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Washington Association for 
the Treatment and Prevention of Sexual Abuse


Sexual Aggressive Youth (SAY) Program
SAY are children under the age of 12 who have been the victims of abuse and have also committed a sexually aggressive act. They must be in the care and custody of the state or a federally recognized Indian tribe located in the state. Also, they cannot be detained under the juvenile justice system due to either their age or other legal reasons. The SAY program is administered by the Department of Social and Health Services Children’s Administration, which contracts with community service providers for evaluation and treatment services. DSHS also provides training to foster parents who may be providing foster care services for children in the program. The law describing the SAY program is: RCW 74.13.075

Special Sex Offender Disposition Alternative (SSODA)
SSODA was established as part of the 1990 Community Protection Act. It was intended to provide an alternative to sending juvenile offenders to juvenile rehabilitation institutions by allowing the court to suspend the disposition (which is the juvenile “sentence” for a crime) and require the offenders to receive outpatient sex offender treatment. In order to be granted a SSODA, there must have no previous history of sex offense conviction, the youth can be treated while living in the home or an alternative community placement, a certified treatment provider is available and willing to provide treatment, and the treatment can be provided with minimal risk to the community. The legislature appropriated funds to assist in paying for the costs of evaluating and treating SSODA eligible juveniles, which are distributed to each county’s juvenile services department. The law describing the SSODA alternative is explained at: RCW 13.40.160 Since each county administers the program for that county, more information can be obtained by contacting your county’s juvenile department.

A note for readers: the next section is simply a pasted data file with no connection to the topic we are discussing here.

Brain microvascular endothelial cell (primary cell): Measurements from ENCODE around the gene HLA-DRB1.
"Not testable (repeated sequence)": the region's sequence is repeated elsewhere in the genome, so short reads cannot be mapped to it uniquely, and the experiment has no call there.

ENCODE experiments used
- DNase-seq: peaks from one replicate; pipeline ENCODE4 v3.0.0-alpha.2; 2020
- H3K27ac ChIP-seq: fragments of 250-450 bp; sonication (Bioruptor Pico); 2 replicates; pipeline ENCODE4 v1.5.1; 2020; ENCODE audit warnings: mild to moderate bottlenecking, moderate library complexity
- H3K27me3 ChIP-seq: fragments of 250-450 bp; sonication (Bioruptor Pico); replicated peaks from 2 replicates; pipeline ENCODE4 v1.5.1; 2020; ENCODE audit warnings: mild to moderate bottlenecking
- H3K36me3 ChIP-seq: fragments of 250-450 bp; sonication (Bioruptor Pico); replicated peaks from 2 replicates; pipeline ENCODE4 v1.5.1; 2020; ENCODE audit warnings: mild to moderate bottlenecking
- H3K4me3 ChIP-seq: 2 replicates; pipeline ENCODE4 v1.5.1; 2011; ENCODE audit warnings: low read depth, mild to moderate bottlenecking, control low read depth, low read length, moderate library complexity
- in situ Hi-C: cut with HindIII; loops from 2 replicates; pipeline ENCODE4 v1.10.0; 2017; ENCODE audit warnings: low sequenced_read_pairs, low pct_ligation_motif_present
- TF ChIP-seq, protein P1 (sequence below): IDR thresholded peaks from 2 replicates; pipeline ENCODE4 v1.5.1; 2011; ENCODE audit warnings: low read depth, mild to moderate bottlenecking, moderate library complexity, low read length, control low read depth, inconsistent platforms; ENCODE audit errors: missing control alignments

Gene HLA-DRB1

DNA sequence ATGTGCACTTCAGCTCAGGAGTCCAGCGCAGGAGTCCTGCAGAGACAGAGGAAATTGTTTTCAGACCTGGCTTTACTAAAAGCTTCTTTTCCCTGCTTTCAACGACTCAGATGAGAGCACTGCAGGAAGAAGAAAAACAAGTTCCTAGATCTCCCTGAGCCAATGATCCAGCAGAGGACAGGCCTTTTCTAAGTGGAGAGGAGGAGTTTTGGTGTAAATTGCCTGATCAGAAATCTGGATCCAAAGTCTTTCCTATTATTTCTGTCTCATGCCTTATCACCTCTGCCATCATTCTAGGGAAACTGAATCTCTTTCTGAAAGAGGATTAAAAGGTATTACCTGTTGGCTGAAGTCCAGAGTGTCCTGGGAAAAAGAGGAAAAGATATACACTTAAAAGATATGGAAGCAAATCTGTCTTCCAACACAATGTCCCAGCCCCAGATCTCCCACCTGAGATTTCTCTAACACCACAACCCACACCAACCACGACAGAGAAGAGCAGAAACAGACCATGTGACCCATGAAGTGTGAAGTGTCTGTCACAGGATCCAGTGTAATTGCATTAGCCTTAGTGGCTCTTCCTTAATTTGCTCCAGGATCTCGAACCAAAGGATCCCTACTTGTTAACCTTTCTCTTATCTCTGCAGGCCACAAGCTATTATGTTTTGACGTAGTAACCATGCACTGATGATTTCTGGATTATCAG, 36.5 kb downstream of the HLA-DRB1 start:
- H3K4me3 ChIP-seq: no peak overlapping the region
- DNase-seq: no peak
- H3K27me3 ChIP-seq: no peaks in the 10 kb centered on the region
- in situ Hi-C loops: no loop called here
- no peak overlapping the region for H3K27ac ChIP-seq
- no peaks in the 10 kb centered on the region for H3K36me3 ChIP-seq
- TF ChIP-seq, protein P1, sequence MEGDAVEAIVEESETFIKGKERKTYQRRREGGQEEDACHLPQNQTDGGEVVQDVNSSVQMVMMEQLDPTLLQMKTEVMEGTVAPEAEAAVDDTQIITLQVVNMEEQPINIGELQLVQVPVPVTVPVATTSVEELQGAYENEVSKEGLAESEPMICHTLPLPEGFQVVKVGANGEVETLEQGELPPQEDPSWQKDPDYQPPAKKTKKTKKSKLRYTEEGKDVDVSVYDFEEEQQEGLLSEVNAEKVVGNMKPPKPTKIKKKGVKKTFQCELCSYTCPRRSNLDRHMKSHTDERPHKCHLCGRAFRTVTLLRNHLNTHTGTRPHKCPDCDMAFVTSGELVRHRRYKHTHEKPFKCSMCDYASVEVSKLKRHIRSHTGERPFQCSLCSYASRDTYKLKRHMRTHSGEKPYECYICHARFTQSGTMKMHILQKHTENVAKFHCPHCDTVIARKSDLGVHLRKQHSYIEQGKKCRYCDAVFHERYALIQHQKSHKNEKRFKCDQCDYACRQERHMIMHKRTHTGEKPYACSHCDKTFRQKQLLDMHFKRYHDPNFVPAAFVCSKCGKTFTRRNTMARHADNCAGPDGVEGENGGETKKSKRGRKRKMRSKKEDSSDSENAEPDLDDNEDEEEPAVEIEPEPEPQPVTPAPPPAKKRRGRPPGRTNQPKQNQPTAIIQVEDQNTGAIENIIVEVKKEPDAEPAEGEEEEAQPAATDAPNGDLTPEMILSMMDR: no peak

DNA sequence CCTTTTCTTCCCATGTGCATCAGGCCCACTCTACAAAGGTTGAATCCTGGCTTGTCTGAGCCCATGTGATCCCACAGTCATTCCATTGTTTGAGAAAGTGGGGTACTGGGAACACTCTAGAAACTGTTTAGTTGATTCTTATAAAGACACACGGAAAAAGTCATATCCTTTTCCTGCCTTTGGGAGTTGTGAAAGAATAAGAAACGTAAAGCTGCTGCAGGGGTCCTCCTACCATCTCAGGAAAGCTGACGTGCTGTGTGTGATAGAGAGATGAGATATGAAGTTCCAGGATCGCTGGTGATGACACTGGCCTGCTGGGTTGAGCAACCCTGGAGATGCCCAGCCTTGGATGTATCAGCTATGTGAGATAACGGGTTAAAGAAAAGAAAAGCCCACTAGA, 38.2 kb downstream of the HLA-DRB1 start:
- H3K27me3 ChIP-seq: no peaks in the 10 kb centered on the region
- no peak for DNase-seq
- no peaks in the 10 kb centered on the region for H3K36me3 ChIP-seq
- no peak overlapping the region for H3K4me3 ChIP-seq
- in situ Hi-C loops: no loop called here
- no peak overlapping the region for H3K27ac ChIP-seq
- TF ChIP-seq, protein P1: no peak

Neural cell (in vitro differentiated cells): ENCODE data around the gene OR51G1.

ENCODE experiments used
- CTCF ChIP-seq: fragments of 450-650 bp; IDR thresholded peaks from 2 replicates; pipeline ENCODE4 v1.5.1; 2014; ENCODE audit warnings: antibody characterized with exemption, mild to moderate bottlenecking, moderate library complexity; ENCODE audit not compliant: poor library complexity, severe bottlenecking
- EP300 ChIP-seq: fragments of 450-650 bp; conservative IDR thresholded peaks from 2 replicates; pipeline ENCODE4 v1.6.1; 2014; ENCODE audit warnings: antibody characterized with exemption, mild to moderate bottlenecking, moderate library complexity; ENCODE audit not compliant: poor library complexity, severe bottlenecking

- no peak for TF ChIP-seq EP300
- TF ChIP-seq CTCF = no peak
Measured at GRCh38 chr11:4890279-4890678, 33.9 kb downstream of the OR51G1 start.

Juvenile Rehabilitation Administration (JRA)
JRA institutions offer specialized treatment programs as part of the JRA Integrated Treatment Curriculum. These services incorporate a variety of methods including cognitive-behavioral treatment and relapse prevention plans. JRA works to transition youth to community treatment services as part of the youth’s parole plan with contracted sex offender treatment providers. Visit the JRA Home Page for a description of services.

Private Pay Services
Private providers may, in addition to the above services, also provide specialized treatment services to youth and their families on a private pay basis. Although many juveniles who commit sexual abuse are handled through one or more of the procedures described above, there are still circumstances in which they are not. Most WATSA members who work with juveniles also provide services on a private basis.
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